Thursday, January 22, 2015

DPW Spotlight Interview: Carolyn McDonald

Each week we will spotlight a different DPW artist who will give away one of their best paintings. 

To enter to win Carolyn's painting, "Peek-a-boo Flicks?" go to Daily Paintworks and click on the link at the top of the page announcing their interview.

From Carolyn's DPW gallery page:

Carolyn McDonald lives in Hoover, Alabama with her husband. She has two handsome sons, two beautiful daughter-in-laws, and three adorable grandchildren.

Carolyn has a B.F.A. and M.A. in painting and drawing from the University of Tennessee and a Ph.D. in art education from The Florida State University. (click to read more)

Tell us a bit about how you first started painting.

I've been drawing since I was a young child around the age of three.  However, the first time I used artist paints was in high school art class.  The Kennedy administration had done a lot for extending the arts in high schools across the country and we were blessed with no art fees and plenty of paper, pencils, pastels, canvas, brushes, and polymer (acrylic) paint.  My art teacher, Mrs. Hill, taught us under the Victor Lowenfield tradition where supplies were made available, but no formal instruction was given.  Hence, there was a lot of experimentation with color mixing and trying to achieve a a 3-D effect on a 2-D surface.

From there, I majored in painting and drawing at the University of Tennessee in Knoxville, Tennessee.  During my last year, my husband asked how I would be able to make a living should anything happen to him.  It was a common opinion that anyone trying to paint for a living would be a starving artist and women even more so.  Also, the head of the art department, Professor Ewing, told me that I had two strikes against me for becoming an artist.  Number one, I was female.  Number two, I was a married female.  Therefore, I considered my husband's question and double majored: one major in painting and drawing, and one major in art education.

Four years later, I went back to the University of Tennessee to obtain a masters in fine art.  I wanted to see Professor Ewing to tell him I was back and I had added two more strikes against me:  two adorable sons, but the Professor had had a heart attack that previous summer while riding a camel somewhere in the Middle East.  What more can be said?

Peek-a-boo Flicks
(click to see original image)

Enter to win by clicking on the link at the top of the DPW home page announcing Carolyn's interview.

Did you have any stops and starts in your painting career?

When I returned to school to work on my masters degree, I quickly learned in graduate fine art classes that it would be a dog-eat-dog environment and I would be required to work nights and take trips to museums all over the United States.  I had two small children, ages six months and two years.  My husband traveled and was not home thru the week days, so I chose the path of love and nurture for my sons and changed my major to art education.  While I was still able to paint during my residence of school, I quickly found very little time to paint after I achieved my masters. However, I never felt that I had to choose between being an artist and being a mom. It was simply a season of my life.  I wanted to be a good mom the most and teaching art gave me time during the day to keep my paint brush wet.  However, I didn't get to paint as much as I wanted, and my painting ability suffered.  It became harder to pick up the brush.  I could see that my ability to paint was loosing ground and it turned into a vicious cycle:  I couldn't paint as well as I had in the past which made it even harder to pick up the brush.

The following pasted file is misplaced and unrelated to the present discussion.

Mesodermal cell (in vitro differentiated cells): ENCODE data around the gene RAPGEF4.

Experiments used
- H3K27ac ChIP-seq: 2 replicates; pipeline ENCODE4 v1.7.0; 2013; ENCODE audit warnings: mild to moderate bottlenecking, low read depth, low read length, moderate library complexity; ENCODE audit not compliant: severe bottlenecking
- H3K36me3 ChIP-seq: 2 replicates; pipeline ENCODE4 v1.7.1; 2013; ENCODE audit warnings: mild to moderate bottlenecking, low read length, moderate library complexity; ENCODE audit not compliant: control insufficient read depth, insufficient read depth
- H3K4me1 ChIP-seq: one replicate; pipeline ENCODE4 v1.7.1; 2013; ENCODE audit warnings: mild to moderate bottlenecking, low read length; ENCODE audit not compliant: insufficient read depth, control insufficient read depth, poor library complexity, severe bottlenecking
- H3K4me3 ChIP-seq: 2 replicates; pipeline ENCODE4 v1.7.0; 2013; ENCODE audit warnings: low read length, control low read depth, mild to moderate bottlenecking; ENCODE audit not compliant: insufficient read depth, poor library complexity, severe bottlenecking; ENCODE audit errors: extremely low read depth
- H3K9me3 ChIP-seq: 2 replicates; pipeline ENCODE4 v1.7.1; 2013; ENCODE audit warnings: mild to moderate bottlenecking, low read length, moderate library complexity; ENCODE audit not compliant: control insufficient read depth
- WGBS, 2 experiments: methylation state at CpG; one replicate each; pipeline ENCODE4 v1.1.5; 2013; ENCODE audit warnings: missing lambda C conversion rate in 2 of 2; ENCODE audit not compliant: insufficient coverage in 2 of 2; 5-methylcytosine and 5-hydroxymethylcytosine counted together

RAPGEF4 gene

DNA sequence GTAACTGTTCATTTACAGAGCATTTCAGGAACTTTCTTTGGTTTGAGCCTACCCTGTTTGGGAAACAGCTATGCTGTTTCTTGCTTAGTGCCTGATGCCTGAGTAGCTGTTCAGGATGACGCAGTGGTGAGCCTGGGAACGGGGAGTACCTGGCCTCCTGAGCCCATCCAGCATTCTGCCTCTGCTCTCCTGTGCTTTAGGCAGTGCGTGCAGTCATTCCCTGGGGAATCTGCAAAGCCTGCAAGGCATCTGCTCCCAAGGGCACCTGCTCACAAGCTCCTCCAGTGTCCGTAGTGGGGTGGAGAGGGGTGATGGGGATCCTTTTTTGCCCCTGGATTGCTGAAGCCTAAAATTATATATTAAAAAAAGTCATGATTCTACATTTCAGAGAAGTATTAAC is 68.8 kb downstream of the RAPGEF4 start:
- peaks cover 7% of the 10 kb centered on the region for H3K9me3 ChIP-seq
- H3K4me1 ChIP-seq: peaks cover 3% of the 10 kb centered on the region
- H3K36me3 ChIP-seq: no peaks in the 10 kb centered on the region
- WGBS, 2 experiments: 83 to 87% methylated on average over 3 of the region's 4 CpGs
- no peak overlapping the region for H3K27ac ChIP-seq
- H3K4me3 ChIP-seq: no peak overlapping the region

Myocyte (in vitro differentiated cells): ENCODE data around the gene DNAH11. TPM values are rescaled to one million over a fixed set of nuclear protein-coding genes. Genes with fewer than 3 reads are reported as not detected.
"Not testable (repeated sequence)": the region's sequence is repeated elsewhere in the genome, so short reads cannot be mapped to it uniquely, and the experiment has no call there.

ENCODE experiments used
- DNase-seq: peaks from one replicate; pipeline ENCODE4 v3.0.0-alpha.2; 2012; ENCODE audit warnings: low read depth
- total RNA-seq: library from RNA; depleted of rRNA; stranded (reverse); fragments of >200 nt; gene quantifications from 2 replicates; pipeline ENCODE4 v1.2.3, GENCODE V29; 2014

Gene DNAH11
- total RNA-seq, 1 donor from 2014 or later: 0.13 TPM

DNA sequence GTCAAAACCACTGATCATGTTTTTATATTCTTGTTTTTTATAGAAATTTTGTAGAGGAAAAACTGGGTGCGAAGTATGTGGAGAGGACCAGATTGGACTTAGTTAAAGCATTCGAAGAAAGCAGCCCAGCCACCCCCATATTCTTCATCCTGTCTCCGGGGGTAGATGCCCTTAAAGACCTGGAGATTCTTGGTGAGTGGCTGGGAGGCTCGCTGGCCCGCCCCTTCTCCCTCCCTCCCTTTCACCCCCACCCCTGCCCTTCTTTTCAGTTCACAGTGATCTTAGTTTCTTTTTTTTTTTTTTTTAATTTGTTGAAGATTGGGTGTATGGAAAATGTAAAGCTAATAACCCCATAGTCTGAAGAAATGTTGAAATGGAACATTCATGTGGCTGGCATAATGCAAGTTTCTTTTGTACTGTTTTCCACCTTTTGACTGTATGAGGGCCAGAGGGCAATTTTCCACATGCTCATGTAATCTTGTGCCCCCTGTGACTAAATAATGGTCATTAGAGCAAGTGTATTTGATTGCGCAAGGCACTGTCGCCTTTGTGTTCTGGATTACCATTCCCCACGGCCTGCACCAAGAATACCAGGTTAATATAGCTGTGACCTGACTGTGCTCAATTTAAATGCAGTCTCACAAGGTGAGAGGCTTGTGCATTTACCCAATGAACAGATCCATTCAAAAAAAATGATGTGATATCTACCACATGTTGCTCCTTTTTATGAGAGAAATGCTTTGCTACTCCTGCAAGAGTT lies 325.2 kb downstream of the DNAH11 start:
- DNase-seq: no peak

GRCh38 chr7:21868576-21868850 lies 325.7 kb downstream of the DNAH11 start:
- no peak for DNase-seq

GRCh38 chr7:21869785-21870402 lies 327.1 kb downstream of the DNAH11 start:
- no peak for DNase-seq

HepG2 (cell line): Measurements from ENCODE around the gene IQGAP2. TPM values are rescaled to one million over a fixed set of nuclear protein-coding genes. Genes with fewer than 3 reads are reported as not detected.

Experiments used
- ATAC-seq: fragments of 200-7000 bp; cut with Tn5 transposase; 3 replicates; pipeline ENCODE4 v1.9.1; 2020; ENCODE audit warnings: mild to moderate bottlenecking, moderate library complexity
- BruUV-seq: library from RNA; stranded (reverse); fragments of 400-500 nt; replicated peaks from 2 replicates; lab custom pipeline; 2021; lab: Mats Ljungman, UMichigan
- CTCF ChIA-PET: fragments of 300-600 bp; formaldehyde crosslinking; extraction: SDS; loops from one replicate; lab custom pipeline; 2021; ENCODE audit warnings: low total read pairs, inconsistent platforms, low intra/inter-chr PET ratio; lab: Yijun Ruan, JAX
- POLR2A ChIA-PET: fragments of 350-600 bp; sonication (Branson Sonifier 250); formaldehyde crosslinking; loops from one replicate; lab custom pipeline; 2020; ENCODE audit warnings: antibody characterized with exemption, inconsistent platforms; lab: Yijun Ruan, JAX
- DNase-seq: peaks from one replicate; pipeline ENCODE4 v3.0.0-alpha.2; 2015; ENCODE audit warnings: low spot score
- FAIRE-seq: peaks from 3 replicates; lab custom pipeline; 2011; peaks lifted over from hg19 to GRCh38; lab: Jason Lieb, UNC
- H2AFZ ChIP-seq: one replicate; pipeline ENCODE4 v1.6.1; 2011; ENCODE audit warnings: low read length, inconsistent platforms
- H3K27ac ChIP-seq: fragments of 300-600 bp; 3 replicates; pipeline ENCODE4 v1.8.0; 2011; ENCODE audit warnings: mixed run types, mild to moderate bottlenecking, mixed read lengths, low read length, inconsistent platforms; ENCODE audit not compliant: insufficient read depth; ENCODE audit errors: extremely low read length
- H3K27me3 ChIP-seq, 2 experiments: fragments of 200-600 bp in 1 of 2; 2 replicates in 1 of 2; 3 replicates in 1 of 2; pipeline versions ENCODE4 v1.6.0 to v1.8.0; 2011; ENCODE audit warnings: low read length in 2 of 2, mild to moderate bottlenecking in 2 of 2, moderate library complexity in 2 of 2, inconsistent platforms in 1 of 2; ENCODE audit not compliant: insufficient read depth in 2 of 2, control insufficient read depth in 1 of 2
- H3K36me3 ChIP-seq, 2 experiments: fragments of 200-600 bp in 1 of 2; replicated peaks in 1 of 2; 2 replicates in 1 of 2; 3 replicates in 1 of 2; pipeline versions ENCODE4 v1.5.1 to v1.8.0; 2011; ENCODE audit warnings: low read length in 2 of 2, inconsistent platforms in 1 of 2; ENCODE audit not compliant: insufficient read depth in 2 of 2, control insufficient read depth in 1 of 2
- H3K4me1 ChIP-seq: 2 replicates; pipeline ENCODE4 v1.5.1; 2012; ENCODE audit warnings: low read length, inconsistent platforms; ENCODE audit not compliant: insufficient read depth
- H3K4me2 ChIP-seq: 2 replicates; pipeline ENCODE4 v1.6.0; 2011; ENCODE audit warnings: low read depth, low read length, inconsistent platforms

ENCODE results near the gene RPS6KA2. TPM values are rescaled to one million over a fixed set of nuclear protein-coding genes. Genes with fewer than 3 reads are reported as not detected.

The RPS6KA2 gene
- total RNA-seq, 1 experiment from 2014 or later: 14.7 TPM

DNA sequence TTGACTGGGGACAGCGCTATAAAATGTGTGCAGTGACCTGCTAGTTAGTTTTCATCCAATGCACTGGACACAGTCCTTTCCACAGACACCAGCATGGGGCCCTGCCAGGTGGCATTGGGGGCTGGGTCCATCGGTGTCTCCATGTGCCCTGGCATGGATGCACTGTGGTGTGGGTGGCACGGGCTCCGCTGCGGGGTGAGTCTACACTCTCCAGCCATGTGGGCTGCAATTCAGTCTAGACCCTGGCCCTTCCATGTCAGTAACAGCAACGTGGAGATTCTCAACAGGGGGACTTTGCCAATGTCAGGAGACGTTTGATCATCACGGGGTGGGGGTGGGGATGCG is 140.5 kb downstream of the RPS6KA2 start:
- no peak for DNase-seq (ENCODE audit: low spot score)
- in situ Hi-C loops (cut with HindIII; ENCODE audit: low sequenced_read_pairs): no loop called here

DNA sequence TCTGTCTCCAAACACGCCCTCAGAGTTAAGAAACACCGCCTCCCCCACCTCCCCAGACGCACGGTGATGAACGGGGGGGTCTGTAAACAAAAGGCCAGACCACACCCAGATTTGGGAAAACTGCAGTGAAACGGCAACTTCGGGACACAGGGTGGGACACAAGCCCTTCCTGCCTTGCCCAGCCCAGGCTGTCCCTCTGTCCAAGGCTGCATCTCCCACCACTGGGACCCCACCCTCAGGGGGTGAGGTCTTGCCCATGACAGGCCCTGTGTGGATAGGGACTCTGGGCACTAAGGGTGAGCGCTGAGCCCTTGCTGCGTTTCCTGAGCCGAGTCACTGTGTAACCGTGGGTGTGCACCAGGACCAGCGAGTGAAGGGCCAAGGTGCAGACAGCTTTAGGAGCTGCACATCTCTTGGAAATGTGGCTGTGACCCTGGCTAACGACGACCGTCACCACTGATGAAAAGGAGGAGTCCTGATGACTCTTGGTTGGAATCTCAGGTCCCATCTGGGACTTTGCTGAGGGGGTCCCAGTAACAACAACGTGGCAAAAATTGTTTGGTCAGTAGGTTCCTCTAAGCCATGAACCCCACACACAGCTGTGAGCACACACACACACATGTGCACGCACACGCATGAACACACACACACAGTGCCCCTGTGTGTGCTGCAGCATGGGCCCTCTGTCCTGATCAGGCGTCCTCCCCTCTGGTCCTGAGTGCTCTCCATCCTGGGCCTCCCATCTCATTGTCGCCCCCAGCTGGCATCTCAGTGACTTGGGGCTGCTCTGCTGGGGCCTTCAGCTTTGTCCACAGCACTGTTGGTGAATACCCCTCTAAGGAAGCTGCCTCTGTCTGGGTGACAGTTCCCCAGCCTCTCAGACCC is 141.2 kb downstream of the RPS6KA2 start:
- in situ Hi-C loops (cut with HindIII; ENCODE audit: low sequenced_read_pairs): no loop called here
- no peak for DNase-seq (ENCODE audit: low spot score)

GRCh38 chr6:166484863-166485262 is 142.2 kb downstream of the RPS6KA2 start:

It wasn't until I was teaching full-time in college and painting with other artists that I had that extra push to paint more often.  Later, I went to Florida State University to get my doctorate in art education.  It was the only Ph.D. in art ed. in the U.S. that I found where I could minor in painting and drawing.  However, the rigorous research and writing gave me less time to paint than I had hoped for.  After finishing my Ph.D. coursework, I was hired as the Visual Art Consultant for the State of Tennessee Education Department.  Unfortunately, that job gave me no time and no energy to create anything.

After I received my Ph.D. in art education,  I began teaching at a high school, in Birmingham, Alabama.  Leaving a private college and teaching in a public school was, indeed, a culture shock.  Lots of preparation with only five minutes to breath between classes,  I felt like I was drowning in a pool of discipline and art projects.  Painting ceased for two years.  I finically decided that for me to survive teaching in a high school setting, I had to carve out a space for ONLY ME in the classroom.  I set up an easel with all my paints and began painting again.  Not until 2010 did I learn about daily painting.  I took a painting workshop with Carol Marine, and the rest is history.  I now paint almost every day of the week except Saturday and Sunday.

Butters McLovin
(click to see original image)

What mediums and genres have you experimented with?

As a high school art teacher, everything.  However, for me to really improve in a medium, I chose to concentrate in oil painting.

What does procrastination look like?